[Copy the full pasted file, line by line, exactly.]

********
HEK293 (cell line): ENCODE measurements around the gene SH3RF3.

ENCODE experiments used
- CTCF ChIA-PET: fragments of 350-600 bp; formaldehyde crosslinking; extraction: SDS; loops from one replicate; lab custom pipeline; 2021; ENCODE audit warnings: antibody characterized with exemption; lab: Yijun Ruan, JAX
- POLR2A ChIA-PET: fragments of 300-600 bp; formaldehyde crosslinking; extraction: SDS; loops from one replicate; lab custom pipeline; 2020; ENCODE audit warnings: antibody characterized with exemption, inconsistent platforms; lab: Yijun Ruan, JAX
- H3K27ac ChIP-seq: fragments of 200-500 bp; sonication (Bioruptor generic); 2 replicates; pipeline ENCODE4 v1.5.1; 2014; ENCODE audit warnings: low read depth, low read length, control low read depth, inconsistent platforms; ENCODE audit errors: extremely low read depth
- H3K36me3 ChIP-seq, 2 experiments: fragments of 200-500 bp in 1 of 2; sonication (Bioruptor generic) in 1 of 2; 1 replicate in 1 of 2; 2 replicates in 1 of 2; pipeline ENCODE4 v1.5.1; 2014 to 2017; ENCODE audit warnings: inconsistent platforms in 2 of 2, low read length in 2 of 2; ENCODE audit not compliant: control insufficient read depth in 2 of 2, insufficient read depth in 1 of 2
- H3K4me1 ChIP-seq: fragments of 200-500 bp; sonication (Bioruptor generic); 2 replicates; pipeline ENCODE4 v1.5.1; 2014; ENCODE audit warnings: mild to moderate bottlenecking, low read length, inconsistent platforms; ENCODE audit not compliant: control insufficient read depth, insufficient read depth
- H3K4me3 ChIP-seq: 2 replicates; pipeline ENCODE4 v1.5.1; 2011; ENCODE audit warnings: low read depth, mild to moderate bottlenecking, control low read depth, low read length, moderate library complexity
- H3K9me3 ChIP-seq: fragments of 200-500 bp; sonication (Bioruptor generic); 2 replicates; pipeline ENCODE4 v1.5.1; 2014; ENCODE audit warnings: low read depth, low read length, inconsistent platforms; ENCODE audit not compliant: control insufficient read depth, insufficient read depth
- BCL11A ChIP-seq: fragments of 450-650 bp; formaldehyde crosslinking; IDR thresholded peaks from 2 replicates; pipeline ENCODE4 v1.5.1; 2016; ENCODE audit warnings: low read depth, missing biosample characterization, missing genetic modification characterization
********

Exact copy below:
HEK293 (cell line): ENCODE measurements around the gene SH3RF3.

ENCODE experiments used
- CTCF ChIA-PET: fragments of 350-600 bp; formaldehyde crosslinking; extraction: SDS; loops from one replicate; lab custom pipeline; 2021; ENCODE audit warnings: antibody characterized with exemption; lab: Yijun Ruan, JAX
- POLR2A ChIA-PET: fragments of 300-600 bp; formaldehyde crosslinking; extraction: SDS; loops from one replicate; lab custom pipeline; 2020; ENCODE audit warnings: antibody characterized with exemption, inconsistent platforms; lab: Yijun Ruan, JAX
- H3K27ac ChIP-seq: fragments of 200-500 bp; sonication (Bioruptor generic); 2 replicates; pipeline ENCODE4 v1.5.1; 2014; ENCODE audit warnings: low read depth, low read length, control low read depth, inconsistent platforms; ENCODE audit errors: extremely low read depth
- H3K36me3 ChIP-seq, 2 experiments: fragments of 200-500 bp in 1 of 2; sonication (Bioruptor generic) in 1 of 2; 1 replicate in 1 of 2; 2 replicates in 1 of 2; pipeline ENCODE4 v1.5.1; 2014 to 2017; ENCODE audit warnings: inconsistent platforms in 2 of 2, low read length in 2 of 2; ENCODE audit not compliant: control insufficient read depth in 2 of 2, insufficient read depth in 1 of 2
- H3K4me1 ChIP-seq: fragments of 200-500 bp; sonication (Bioruptor generic); 2 replicates; pipeline ENCODE4 v1.5.1; 2014; ENCODE audit warnings: mild to moderate bottlenecking, low read length, inconsistent platforms; ENCODE audit not compliant: control insufficient read depth, insufficient read depth
- H3K4me3 ChIP-seq: 2 replicates; pipeline ENCODE4 v1.5.1; 2011; ENCODE audit warnings: low read depth, mild to moderate bottlenecking, control low read depth, low read length, moderate library complexity
- H3K9me3 ChIP-seq: fragments of 200-500 bp; sonication (Bioruptor generic); 2 replicates; pipeline ENCODE4 v1.5.1; 2014; ENCODE audit warnings: low read depth, low read length, inconsistent platforms; ENCODE audit not compliant: control insufficient read depth, insufficient read depth
- BCL11A ChIP-seq: fragments of 450-650 bp; formaldehyde crosslinking; IDR thresholded peaks from 2 replicates; pipeline ENCODE4 v1.5.1; 2016; ENCODE audit warnings: low read depth, missing biosample characterization, missing genetic modification characterization